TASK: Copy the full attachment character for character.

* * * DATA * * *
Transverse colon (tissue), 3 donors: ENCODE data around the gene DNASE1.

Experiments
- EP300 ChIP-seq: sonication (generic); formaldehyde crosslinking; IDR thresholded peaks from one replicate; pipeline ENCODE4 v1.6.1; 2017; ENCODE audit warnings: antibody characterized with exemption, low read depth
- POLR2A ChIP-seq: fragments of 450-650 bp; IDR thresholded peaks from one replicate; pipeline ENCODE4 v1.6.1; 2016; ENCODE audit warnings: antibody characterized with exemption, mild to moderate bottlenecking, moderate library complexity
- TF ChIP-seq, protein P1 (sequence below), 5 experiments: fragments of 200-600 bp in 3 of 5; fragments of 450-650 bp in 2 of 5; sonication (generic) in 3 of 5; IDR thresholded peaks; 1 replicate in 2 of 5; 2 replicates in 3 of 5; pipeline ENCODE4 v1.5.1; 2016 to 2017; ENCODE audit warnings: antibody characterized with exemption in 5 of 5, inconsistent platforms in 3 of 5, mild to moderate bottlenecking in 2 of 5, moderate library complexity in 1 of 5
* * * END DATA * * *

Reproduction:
Transverse colon (tissue), 3 donors: ENCODE data around the gene DNASE1.

Experiments
- EP300 ChIP-seq: sonication (generic); formaldehyde crosslinking; IDR thresholded peaks from one replicate; pipeline ENCODE4 v1.6.1; 2017; ENCODE audit warnings: antibody characterized with exemption, low read depth
- POLR2A ChIP-seq: fragments of 450-650 bp; IDR thresholded peaks from one replicate; pipeline ENCODE4 v1.6.1; 2016; ENCODE audit warnings: antibody characterized with exemption, mild to moderate bottlenecking, moderate library complexity
- TF ChIP-seq, protein P1 (sequence below), 5 experiments: fragments of 200-600 bp in 3 of 5; fragments of 450-650 bp in 2 of 5; sonication (generic) in 3 of 5; IDR thresholded peaks; 1 replicate in 2 of 5; 2 replicates in 3 of 5; pipeline ENCODE4 v1.5.1; 2016 to 2017; ENCODE audit warnings: antibody characterized with exemption in 5 of 5, inconsistent platforms in 3 of 5, mild to moderate bottlenecking in 2 of 5, moderate library complexity in 1 of 5